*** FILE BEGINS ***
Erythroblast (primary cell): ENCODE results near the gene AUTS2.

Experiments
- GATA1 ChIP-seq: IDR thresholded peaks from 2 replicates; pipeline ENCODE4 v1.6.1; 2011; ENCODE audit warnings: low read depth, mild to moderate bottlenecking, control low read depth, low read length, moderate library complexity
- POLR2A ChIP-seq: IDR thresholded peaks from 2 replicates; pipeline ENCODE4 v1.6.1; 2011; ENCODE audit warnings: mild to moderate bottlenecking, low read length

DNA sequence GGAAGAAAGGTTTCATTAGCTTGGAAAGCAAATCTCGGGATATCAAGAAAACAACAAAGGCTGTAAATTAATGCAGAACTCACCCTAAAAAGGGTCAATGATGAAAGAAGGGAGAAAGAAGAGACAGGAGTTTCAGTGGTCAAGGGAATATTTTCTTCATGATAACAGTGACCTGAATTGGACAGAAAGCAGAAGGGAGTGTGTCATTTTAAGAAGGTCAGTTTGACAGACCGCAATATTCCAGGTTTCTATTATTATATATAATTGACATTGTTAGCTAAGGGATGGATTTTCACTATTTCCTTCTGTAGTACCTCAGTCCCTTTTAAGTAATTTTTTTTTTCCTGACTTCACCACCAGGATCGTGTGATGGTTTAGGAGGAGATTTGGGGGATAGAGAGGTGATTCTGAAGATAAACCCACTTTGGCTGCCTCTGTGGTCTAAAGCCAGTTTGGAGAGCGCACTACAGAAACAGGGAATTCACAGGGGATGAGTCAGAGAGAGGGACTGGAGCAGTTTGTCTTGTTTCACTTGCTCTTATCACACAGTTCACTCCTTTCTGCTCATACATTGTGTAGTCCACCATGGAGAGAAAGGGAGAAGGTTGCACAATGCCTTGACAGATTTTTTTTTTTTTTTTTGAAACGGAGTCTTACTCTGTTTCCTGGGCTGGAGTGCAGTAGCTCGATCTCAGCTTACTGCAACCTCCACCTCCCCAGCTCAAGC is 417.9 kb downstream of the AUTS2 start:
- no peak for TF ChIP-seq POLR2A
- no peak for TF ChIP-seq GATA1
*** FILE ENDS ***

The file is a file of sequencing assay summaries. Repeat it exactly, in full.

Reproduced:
Erythroblast (primary cell): ENCODE results near the gene AUTS2.

Experiments
- GATA1 ChIP-seq: IDR thresholded peaks from 2 replicates; pipeline ENCODE4 v1.6.1; 2011; ENCODE audit warnings: low read depth, mild to moderate bottlenecking, control low read depth, low read length, moderate library complexity
- POLR2A ChIP-seq: IDR thresholded peaks from 2 replicates; pipeline ENCODE4 v1.6.1; 2011; ENCODE audit warnings: mild to moderate bottlenecking, low read length

DNA sequence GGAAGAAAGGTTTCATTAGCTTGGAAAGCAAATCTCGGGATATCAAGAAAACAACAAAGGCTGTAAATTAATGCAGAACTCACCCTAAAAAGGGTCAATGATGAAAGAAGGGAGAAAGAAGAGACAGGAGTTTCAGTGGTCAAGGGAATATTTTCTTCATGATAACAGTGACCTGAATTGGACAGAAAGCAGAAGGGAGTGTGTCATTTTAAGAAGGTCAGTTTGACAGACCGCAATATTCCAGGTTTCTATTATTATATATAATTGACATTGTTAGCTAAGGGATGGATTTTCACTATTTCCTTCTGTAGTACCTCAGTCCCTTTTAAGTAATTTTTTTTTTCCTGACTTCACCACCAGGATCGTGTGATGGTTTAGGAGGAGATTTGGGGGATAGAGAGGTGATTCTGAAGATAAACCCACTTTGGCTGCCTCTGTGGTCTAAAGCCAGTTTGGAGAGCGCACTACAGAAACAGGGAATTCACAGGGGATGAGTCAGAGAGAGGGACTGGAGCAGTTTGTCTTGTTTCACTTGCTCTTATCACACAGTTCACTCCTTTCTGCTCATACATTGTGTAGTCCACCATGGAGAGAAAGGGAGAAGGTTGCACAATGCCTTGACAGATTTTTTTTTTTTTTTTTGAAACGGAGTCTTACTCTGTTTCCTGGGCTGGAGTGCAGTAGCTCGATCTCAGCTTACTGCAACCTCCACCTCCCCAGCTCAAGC is 417.9 kb downstream of the AUTS2 start:
- no peak for TF ChIP-seq POLR2A
- no peak for TF ChIP-seq GATA1